So Patchouli is absolutely my kind of woman: such a complete shut-in that she never bothers to wear anything other than her pajamas (at least that’s what I think those robes are.)  However, it would be extremely dangerous to try to date her.  Not so much because of Patchouli herself, but rather because of her employer: Remilia Scarlet, the mistress of the Scarlet Devil Mansion and a straight up vampire girl.  Remilia and her even more dangerous little sister Flandre are supposed to be the descendants of Vlad Tepes, the real-life medieval Romanian ruler also known as Dracula.  Since Patchouli generally doesn’t leave her library, then, you’d have to brave the mansion and the vampiric sisters living there, and that might end up with you getting put on the mansion’s menu.  I don’t think I’m quite so brave to risk that.

2) Astrid Zexis (Atelier Arland series)

Skilled alchemist Astrid Zexis has a lot going for her.  On paper, anyway.  She has a quick mind and a sharp wit, she owns her own business, and she’s got that girl with glasses appeal that seems to be so popular these days.

However, she’s also careless and lazy to an extent that amazes even me.  As a result of her shitty attitude, by the beginning of the JRPG Atelier Rorona her alchemist shop in the capital of the Kingdom of Arland is failing and about to be shuttered.  The townspeople who might normally speak in her support hate her for screwing up their orders and generally causing a lot of trouble, so they seem more than happy to let her business flounder.  Despite her predicament, Astrid is still too lazy to actually do anything about it, so she very generously hands ownership of her atelier over to her apprentice Rorona, the clumsy but determined main character of the game.  Everything works out eventually, but that’s primarily thanks to Rorona constantly busting her ass to meet deadlines set by government agents who are working under orders to close the shop unless she can fulfill certain requirements on a regular basis.  Astrid admittedly does get around to doing some things to help Rorona, but at that point she’s just gaining back a few of the many points she’s lost.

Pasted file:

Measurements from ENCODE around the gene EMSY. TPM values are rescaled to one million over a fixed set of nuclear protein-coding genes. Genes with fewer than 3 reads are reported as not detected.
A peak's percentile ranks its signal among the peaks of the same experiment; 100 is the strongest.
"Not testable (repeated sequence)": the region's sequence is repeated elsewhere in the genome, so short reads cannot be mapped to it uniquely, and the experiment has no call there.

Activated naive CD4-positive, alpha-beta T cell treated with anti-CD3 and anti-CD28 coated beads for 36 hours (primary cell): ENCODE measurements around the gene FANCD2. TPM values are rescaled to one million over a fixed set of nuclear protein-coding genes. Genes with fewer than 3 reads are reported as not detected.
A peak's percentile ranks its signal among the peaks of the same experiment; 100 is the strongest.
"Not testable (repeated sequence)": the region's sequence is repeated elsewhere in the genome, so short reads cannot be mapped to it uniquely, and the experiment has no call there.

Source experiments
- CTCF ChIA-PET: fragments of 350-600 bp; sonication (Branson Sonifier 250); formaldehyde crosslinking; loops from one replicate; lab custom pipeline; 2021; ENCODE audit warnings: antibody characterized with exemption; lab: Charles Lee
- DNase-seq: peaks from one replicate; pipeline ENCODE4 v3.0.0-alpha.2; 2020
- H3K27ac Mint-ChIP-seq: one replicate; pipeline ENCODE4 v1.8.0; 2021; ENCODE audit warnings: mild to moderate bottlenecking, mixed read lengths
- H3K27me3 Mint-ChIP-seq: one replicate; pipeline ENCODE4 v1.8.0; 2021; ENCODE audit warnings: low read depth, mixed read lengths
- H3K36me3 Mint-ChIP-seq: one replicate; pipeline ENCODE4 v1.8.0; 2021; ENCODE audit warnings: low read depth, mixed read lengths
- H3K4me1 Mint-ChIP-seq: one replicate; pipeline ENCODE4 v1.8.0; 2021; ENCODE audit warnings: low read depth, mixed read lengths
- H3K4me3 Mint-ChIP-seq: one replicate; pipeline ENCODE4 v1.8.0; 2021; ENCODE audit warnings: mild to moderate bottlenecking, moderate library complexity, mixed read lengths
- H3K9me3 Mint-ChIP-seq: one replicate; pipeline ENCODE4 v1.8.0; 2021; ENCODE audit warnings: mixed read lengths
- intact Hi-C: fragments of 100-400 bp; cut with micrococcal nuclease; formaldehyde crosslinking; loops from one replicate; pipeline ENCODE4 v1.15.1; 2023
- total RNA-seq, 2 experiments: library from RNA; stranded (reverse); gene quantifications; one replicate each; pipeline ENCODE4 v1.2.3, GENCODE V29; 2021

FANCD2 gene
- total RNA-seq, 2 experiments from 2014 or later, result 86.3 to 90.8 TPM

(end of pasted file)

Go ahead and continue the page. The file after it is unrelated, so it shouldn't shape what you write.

Astrid, center, pushing her failing atelier off onto Rorona, left, at the beginning of the game.  Also pictured, right: best girl Cordelia.

If you really need to know about Astrid, you might ask supporting character/party member Sterkenburg.  This stern young knight dated Astrid for a while and it didn’t end well if their interactions in the game are any indication.  I’m sure there are two sides to that story, but Astrid still seems like a real handful.  I know this because I had a relationship fall apart once because one of the partners in said relationship was an Astrid, and that Astrid was almost certainly me.  Hell, maybe I should date someone like Astrid.  Two assholes with fuck-off attitudes would probably suit each other quite well, wouldn’t they?

1) Saya (Saya no Uta)

Now now, before you say anything — Saya’s on this list only because of the weird circumstances surrounding her existence.  For the uninitiated, Saya no Uta is a visual novel about one Fuminori Sakisaka, a medical student who has an accident that gives him a rare type of brain damage.  This condition makes him perceive everything in the world as disgusting to all his senses.  Even his friends now look, sound, and smell like bizarre rotten meat-creatures.  However, one single being on Earth appears to him as normal: Saya, a strange girl who discovers Fuminori while he’s contemplating suicide.  Fuminori clings to Saya as the one remaining thing in his life that seems pure and good, and Saya becomes just as attached to Fuminori.

Playing Saya no Uta, I couldn’t help but think that if I were in Fuminori’s place, I’d probably fall for Saya too, and that scares me a bit.  I won’t spoil it here, but if you want to read my take on how well Saya no Uta weaves its romance and horror elements together, check out the piece I wrote last Valentine’s Day on the game.

So hey, happy Valentine’s Day again.  Or not, if you hate this holiday, which I’d understand for a variety of reasons.  As for me — the above post is about as romantic as I can possibly get, which should tell you a lot.  Look, I couldn’t even be bothered to write a decent title for it. It does fit this holiday, though, doesn’t it? A tossed-together bullshit post, I mean. The equivalent of buying an off-brand heart-shaped box of chocolates at CVS. You deserve better than this. I’m sorry.

Backlog review: Doki Doki Literature Club! (PC)